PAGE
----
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Intro to South Australia



When talking about wine growing in South Australia, I think it's important to reiterate that this is a cool-climate wine growing region. My days there were on average about 14 degrees celsius, or about 57 degrees fahrenheit. I think many people (my prior self included) have an idea that Australia is all warm climate, and this is far from the case. Even knowing that South Australia, and particularly the wine growing regions, are cool climate is something entirely different than being there to experience it myself.

Best known from the region, and probably from all of Australia when it comes to wine, is the Barossa. Known for their big, bold Shiraz, they’re moving to a slightly softer style overall, as well as gaining notoriety for other varietals, including Grenache. In fact, this year’s Jimmy Watson Memorial Trophy (essentially “Best Australian Wine” as voted on by the Australian industry) went to a Grenache made by Turkey Flat.


 The Barossa includes both the Barossa Valley and the Eden Valley, separated roughly north/south with Eden Valley to the east and Barossa Valley to the west. Having never been subject to the vine pest phylloxera (as is the case in all of South Australia), the Barossa is home to some of the oldest vines in the world, many over 150 years of age. In 2009 the Barossa Old Vine Charter was introduced, which was instituted to register vineyards by age in an effort to encourage preservation of these old vines.

The Charter states than an Old vine is at least 35 years old, a Survivor vine is older than 70 years, a Centenarian vine is older than 100 years old, and an Ancestor vine is older than 125 years old.

Roughly divided into three areas, the Barossa Valley has various soil types. The Southern Grounds are sandy and clay loams, the Central Grounds have sandy brown loams, and the Northern Grounds are mostly red-yellow brown loams over red clay.


Towards the Western Ridge the soils have a high quantity of shattered ironstones.

Another region in South Australia making exciting wine is the McLaren Vale. Mostly noted for Shiraz in the past, much like in the Barossa they’re now producing some very high-quality Grenache, many wineries are experimenting with what are currently being called “alternative varieties,” though some winemakers resist that moniker. Italian varietals for the most part, some grapes being worked with are Vermentino, Fiano, Nero d’Avola, and Sangiovese.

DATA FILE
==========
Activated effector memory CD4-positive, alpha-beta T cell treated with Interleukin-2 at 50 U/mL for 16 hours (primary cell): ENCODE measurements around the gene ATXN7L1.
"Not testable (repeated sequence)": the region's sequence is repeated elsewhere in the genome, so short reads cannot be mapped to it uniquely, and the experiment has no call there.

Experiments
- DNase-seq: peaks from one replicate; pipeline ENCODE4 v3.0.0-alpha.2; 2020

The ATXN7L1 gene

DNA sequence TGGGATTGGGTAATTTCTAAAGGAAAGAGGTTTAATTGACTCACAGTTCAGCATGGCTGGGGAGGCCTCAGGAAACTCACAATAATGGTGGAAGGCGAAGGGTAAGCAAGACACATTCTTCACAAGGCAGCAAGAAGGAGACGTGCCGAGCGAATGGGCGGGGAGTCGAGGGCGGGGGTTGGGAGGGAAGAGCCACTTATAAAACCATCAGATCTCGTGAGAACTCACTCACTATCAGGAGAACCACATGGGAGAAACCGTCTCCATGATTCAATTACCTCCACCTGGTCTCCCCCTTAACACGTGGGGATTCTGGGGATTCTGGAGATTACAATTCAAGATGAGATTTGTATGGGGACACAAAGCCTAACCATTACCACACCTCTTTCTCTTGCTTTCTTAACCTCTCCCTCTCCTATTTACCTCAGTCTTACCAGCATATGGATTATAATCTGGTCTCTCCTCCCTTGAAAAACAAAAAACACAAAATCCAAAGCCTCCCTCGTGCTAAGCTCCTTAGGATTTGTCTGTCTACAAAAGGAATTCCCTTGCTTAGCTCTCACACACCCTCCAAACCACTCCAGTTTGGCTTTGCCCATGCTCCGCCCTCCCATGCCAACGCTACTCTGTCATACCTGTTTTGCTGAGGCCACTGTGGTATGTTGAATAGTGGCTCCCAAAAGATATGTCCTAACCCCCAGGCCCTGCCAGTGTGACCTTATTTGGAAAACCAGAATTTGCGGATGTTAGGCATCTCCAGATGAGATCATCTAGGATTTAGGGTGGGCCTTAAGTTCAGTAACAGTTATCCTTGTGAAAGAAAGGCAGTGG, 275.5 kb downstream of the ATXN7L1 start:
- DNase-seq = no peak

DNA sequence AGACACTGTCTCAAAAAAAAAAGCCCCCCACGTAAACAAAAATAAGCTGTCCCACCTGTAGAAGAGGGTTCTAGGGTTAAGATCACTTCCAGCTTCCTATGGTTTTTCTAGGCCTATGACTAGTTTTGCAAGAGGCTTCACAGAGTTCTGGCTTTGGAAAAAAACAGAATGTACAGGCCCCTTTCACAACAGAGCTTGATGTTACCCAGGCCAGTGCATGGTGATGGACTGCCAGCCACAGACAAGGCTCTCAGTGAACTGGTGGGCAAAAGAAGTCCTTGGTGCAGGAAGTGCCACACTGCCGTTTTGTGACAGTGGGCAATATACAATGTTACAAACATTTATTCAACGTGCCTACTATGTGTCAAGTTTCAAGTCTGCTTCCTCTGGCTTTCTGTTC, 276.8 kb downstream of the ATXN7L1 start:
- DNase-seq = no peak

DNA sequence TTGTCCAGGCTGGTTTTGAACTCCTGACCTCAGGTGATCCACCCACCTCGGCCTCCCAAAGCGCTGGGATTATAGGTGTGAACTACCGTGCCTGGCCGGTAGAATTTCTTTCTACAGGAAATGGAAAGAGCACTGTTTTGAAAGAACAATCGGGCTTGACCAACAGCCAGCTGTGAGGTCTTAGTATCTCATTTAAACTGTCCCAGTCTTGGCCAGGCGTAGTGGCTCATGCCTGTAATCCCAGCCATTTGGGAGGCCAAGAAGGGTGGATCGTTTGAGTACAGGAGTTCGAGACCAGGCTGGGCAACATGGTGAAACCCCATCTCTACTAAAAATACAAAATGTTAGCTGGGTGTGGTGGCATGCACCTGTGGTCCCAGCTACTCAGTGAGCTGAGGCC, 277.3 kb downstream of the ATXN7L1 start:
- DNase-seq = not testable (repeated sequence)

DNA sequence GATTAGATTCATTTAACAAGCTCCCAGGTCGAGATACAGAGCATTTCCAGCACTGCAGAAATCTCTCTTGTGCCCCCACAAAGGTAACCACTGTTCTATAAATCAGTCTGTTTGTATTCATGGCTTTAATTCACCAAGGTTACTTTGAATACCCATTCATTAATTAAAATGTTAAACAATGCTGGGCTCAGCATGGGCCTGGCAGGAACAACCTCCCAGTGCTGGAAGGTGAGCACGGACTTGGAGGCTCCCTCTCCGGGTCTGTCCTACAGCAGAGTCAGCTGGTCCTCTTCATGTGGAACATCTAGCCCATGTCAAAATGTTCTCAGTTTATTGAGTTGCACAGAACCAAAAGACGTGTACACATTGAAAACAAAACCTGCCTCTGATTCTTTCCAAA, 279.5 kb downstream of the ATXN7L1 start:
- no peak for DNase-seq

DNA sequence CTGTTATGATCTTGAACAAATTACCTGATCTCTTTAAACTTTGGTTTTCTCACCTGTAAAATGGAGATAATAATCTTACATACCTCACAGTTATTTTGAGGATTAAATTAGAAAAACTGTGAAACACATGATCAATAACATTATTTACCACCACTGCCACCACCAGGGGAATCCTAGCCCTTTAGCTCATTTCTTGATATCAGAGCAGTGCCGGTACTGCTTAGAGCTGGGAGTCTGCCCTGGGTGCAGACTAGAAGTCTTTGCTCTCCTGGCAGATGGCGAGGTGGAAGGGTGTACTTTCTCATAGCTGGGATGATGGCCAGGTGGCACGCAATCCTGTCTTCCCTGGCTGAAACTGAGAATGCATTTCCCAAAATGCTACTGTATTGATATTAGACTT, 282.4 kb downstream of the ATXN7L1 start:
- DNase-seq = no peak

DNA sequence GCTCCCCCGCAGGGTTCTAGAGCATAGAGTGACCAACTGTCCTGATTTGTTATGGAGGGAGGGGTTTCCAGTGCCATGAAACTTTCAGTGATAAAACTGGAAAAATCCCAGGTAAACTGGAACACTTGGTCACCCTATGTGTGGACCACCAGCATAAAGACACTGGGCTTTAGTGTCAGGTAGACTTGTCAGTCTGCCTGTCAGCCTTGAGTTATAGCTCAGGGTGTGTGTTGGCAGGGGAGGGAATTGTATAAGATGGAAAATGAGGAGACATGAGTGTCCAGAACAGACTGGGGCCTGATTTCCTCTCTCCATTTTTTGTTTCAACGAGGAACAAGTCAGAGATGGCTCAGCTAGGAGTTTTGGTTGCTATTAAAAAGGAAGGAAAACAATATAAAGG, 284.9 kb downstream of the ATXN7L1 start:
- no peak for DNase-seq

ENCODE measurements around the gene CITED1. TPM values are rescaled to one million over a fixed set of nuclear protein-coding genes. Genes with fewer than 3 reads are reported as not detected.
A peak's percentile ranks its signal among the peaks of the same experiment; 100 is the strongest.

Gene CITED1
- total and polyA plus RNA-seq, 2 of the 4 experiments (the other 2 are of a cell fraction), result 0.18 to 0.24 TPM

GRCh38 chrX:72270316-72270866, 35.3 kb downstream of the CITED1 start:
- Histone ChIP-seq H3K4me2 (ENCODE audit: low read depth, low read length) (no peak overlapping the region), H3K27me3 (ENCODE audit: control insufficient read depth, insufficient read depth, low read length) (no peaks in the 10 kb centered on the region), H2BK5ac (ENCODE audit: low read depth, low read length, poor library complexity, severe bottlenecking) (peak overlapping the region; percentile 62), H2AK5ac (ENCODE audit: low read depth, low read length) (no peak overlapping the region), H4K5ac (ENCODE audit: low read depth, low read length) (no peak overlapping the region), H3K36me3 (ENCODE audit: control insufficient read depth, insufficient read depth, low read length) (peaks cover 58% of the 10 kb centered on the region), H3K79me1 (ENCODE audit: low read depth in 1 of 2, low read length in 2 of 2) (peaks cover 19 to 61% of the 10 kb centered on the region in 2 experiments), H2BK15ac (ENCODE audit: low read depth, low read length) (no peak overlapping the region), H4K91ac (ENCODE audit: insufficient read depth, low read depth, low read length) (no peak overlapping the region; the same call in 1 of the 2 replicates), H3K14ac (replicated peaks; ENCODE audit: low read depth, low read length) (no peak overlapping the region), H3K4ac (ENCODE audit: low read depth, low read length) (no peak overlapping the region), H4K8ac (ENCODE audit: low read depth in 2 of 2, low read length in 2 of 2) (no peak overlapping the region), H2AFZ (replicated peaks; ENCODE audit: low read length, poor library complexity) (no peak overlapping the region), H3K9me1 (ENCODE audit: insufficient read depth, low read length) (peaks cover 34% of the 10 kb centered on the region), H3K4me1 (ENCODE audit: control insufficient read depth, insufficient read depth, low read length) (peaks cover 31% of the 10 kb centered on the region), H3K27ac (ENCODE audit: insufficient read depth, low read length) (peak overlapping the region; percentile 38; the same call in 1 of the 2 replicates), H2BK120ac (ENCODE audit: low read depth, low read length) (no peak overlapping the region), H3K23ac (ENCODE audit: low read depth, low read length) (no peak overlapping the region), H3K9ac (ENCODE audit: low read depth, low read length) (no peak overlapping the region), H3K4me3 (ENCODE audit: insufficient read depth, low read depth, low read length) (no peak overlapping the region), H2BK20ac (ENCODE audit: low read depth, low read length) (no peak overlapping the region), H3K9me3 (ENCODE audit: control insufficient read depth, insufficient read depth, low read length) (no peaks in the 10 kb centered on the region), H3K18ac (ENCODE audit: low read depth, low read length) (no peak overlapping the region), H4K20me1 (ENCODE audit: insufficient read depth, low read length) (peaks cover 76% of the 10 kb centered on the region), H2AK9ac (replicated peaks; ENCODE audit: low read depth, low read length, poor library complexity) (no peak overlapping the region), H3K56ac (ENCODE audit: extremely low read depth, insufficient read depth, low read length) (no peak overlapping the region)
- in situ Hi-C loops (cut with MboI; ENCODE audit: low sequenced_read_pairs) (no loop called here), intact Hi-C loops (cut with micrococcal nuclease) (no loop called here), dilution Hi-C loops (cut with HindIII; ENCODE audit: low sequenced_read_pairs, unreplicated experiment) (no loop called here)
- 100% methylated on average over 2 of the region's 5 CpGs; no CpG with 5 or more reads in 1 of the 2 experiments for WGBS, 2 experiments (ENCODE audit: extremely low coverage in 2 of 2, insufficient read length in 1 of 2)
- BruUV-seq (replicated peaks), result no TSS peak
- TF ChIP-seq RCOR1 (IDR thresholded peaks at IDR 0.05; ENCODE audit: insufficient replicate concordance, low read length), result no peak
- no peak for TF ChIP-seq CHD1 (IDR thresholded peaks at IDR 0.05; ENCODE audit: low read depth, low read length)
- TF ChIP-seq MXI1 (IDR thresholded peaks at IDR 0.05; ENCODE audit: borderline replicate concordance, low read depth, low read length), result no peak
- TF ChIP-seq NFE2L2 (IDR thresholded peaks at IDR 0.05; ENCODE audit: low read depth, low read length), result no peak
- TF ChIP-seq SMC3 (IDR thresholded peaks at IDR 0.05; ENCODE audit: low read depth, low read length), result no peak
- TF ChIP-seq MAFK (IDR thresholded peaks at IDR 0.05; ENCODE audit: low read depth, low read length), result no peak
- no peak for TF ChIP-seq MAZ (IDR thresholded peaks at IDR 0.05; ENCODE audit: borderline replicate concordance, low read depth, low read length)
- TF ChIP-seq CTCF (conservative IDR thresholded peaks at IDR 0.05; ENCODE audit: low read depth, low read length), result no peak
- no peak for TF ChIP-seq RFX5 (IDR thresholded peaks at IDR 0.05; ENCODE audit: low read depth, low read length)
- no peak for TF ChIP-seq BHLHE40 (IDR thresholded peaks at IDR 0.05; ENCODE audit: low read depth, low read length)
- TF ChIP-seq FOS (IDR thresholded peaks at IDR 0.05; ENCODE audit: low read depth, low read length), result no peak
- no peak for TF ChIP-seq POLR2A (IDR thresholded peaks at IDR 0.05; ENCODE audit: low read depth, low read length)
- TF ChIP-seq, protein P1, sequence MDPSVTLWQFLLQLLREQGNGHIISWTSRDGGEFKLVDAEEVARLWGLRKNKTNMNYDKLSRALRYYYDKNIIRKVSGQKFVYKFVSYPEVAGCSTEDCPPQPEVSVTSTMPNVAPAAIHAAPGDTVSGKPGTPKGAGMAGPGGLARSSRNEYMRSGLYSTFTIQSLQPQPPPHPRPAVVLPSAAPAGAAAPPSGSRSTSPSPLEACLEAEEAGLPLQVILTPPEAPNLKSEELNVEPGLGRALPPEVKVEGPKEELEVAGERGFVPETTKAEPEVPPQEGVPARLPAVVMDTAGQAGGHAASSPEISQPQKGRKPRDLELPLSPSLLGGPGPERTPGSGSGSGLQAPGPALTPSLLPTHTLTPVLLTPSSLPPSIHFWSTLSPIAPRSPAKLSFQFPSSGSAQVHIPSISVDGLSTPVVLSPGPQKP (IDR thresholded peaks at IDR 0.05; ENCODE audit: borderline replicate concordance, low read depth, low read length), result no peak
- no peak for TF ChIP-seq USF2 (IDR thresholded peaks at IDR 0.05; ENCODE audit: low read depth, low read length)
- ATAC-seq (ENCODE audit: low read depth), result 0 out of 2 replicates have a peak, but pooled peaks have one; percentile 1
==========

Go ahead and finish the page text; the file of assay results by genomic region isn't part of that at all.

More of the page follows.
Like Barossa, McLaren Vale remains unaffected by phylloxera, and grenache was first planted there in 1838. Though it was mostly used to make stickies (Australian fortified wines), Grenache accounted for up to 60% of vineyard plantings. Thanks to having been covered by glaciers that crushed the earth as they receded and being along the Willunga Fault Line, McLaren Vale is home to 19 different districts with distinctly different geologies.

The southern area of the region is the youngest, and home to mostly alluvial clay soils, often resulting in generous, opulent, and fruit-forward wines. In the center and western part of the region there are very shallow soils, with the topsoil being mostly sand and silt over limestone. This results typically in wines with lots of earth, structure, and initially closed wines. In the Bluehill springs area of the region there are deep sandy soils with lots of organic matter, which results in wines with great body and character with elegant, lean, and mineral driven wines with great fruit.

The third region of South Australia I visited was the Adelaide Hills, which is approximately 80 kilometers long and 30 kilometers wide. 76% of the grapes grown in


the region are from independent growers, and in 2016 about 27,000 tons of grapes were crushed. Having shifted slightly in recent years, the most widely planted grapes now are Pinot Noir and Chardonnay, with Shiraz, Merlot, Sauvignon Blanc, and Pinot Gris also being planted. There are about 100 producers in the region, which has the highest price/ton of grapes in Southern Australia, due to the highest cost of land per hectare.

One of the most surprising finds from my trip is that there are a several wineries in the Adelaide Hills that are producing Gruner Veltliner. There were 3 clones of Gruner imported in 2006 by Hahndorf Hill, and after being quarantined in Melbourne for three years, were planted. Shockingly they produced fruit enough to make a small vintage in 2010, which was the first. There are now approximately 35 wineries making Gruner Veltliner.

The main things to take away from South Australia is that it is indeed cool-climate grape growing, they’re still making classic Australian wine, and they’re starting to branch out and experiment as well.



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